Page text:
“They were shot because they let us see it. And Stalin certainly gave the orders for that.”
“It was only a few villages. You know that. Only a few.”
“That is why we have to close the windows in the heat of summer so we sweat like pigs? That is why the rot is in our noses day after day, week after week?”
“Stalin has been good to us. How can you forget what he has done, what The Party has done? Look at the apartment. Look at the food. The jobs and money. He has done nothing to harm us.”
“Not yet. When it suits him he will decorate the steppes with our skulls and shinbones, just like he’s done with your people.”
“Stop talking! Stop talking like that in front of the children! Everything you say is nonsense. You drink too much. You have lost your mind.”
“My mind is all I have left. It is the one thing the Communists will never have again.”
“Why did you come here with us? Lenin forgive me, I married a fool.”
In 34 the smell was gone, the July air only held hay and wheat and barley. The crops were good. We never forgot, of course, but each year the whole thing sank a bit further out of sight. We had no idea at the time that the deaths were in the millions. Officials convinced Yuzunia that it was only a village here or there that had suffered. Hundreds, perhaps thousands, had died. No more. Of course, she wanted to believe that. So did I and Uncle Vasyl. Ian never believed any of the Party line.
For many months, at the beginning, Nykola had a hard time, right through the winter, and this made Ian argue even more furiously that we should leave. There were terrible nights. Vasyl and I had the apartment next to theirs. We heard Nykola’s shrieks and Yuzunia’s voice trying to calm him down. Week after week. Wetting his bed. Unable to eat. Missing school.
“What will we do, Andrii?” Yuzy asked me one morning. She had not slept for two nights and her eyes were swollen, the skin under them black. She kept pulling her hair back and knotting it, then yanking out the knot and starting again.
“I don’t know.”
“Zoya would pray.”
“I do not pray. I cannot pray. To thin air. To my imagination. Or suppose God is real? A monster who gives us a world of poverty, injustice and death.”
“Zhanna helps Nykola, doesn’t she?”
“Yes, yes. She strokes his hair like a sister. She reads him the poetry she has written. Oh, Andrii, I thought we had spared him the worst. He did not see all the bodies. Only a few. We couldn’t help it. How could we know?”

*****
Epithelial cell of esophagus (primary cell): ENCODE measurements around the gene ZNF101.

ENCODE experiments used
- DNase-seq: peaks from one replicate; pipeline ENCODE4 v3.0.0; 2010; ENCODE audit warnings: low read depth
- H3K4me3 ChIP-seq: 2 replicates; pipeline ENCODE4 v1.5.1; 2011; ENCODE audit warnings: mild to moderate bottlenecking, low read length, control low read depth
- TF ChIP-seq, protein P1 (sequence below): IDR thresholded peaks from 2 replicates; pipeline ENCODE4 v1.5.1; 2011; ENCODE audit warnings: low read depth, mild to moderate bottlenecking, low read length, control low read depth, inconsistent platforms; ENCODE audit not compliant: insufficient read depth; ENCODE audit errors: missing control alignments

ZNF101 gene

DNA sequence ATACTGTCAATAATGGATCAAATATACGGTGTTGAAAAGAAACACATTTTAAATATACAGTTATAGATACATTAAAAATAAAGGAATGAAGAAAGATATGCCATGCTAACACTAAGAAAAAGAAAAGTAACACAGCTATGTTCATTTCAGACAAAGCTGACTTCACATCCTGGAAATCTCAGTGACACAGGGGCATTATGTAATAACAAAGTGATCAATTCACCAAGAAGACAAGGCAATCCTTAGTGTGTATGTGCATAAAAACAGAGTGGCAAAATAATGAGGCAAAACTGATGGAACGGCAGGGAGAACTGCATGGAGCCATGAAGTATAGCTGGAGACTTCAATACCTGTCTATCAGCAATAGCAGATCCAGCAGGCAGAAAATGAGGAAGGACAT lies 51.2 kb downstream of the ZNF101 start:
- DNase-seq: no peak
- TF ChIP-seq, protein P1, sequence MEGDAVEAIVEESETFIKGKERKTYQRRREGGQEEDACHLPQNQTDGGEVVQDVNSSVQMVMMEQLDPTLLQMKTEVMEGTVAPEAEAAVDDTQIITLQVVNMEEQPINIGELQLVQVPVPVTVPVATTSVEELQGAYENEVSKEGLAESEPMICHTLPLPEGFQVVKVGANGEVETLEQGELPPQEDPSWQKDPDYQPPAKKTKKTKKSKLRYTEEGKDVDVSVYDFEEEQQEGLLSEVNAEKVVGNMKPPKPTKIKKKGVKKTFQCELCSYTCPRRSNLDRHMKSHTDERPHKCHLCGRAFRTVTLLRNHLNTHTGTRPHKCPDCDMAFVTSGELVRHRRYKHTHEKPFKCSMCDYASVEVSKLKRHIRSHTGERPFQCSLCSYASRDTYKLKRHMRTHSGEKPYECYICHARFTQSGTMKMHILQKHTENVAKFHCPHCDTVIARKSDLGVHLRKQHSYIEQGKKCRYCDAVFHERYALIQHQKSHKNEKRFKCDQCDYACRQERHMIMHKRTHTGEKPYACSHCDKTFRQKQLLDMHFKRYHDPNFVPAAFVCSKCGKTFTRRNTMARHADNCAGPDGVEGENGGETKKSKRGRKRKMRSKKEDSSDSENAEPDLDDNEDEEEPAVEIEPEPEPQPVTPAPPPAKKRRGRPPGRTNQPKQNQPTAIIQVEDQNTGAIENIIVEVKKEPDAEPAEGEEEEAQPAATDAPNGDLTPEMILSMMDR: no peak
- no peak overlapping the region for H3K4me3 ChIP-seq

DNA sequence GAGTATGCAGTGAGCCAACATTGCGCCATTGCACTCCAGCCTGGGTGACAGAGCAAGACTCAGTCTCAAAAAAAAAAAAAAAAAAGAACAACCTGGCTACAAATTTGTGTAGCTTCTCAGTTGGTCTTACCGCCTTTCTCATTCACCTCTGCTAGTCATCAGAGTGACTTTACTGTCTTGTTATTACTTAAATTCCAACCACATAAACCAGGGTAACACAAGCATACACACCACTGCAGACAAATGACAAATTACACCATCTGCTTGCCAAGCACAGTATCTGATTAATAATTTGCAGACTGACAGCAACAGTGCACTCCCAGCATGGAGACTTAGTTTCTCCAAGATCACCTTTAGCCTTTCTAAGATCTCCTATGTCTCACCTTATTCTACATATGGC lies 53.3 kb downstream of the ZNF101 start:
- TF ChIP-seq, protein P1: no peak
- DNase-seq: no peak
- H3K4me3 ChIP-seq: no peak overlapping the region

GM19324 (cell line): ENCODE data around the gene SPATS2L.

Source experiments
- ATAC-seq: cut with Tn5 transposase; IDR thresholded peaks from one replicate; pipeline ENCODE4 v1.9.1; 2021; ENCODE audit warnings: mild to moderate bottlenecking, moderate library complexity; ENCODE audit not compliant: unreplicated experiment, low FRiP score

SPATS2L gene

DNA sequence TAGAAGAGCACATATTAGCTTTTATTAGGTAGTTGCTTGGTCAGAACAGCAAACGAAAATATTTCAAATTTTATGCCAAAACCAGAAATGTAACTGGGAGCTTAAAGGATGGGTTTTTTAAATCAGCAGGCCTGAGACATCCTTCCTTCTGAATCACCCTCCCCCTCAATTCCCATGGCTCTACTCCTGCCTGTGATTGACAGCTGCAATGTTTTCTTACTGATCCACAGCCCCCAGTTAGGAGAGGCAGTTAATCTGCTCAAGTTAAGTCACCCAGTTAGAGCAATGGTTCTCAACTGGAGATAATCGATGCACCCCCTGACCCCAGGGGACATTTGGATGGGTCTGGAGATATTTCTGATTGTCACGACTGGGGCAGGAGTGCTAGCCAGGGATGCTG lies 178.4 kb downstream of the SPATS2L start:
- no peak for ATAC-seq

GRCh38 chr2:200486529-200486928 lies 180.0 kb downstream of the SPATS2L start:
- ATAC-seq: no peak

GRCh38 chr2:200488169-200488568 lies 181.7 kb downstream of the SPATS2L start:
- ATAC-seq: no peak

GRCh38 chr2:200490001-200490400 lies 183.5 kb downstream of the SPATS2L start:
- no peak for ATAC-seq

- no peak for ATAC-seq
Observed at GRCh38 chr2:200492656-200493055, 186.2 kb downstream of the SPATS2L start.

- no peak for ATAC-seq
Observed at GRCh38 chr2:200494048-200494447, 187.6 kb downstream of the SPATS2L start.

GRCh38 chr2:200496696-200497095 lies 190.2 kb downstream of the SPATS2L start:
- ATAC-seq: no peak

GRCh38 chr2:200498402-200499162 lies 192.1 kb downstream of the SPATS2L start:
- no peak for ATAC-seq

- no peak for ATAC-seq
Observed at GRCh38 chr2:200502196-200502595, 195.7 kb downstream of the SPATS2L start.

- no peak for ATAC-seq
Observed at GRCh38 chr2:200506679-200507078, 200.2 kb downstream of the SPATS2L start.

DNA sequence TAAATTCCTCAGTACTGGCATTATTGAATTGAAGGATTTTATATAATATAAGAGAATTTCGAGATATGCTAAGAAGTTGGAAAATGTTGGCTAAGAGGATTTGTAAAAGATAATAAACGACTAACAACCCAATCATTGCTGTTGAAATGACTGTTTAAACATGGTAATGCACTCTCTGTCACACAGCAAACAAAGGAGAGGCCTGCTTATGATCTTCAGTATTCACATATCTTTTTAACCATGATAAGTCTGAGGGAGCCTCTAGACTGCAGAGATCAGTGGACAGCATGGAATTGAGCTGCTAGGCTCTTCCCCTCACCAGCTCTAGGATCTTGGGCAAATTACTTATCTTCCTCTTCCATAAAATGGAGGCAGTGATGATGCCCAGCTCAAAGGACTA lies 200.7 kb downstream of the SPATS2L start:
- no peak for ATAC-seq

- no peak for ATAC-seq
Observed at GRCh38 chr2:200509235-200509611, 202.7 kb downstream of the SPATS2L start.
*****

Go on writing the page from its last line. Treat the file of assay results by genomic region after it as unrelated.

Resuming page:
Nykola had seen more than a few bodies. Along one roadway we had been surprised by a fence of logs. We thought it meant the field belonged to a farmer who was unusually prosperous. But when we came up to the fence we discovered the logs were the emaciated bodies of women and children and men. Stacked five or six deep. Their mouths were full of worms.
“Perhaps a trip back to Canada might help,” I suggested. “If they would let us.”
Yuzy’s eyes flamed. “If they would let us? Of course they would let us. This is a free country. This is the cradle of a new civilization. But we are not gypsies. I brought my family to Russia to make a difference. We are not going to run back to the Capitalists just because we had a bad week.”
So nothing was done. Yuzunia hoped that, over time, the nightmares would disappear and the memories fade like ink. Nykola joined the Young Communists with Zhanna Yeva, they marched and learned the songs and were taught how to handle a rifle. I lectured at a college, Yuzy and Ian practiced medicine, Uncle Vasyl swept the streets and kept the lawns of Party officials green and the grounds of Soviet government buildings pristine.
“I came to the Soviet Union to make the world beautiful,” he grunted to me one evening when we were alone together, carving away at a large kolbassa and drinking warm beer. Our eyes met and he smiled slowly and shrugged.
I suppose it was Zhanna Yeva who brought about the greatest changes in Nykola, more than time, more than sweet air, more than the red Communist scarf at his throat. They held hands, were always going on walks along Kreshchatyk Street or spending hours at places on the west bank of the Dneiper, throwing stones in the river, reading each other their own stories, yes, Nykola was writing some small things then, Zhanna read her poems to him. When we were there Kreshchatyk was named after a Communist diplomat who had been murdered in Switzerland, so it was Vaclav Vorovsky Street. All the old buildings were almost perfect, they were being repaired from the damage caused by the civil war and the fighting after the Revolution – the Germans had occupied Kyiv, the Ukrainians, the Poles, then finally the Bolsheviks, back and forth, in and out. They ripped up the tramlines in 35, 36 and put in trolleybuses. A mess but the street retained its charm, certainly for the pair of them, they were what, 14 and 16, Zhanna Yeva the youngest, but to us she seemed the older of the two.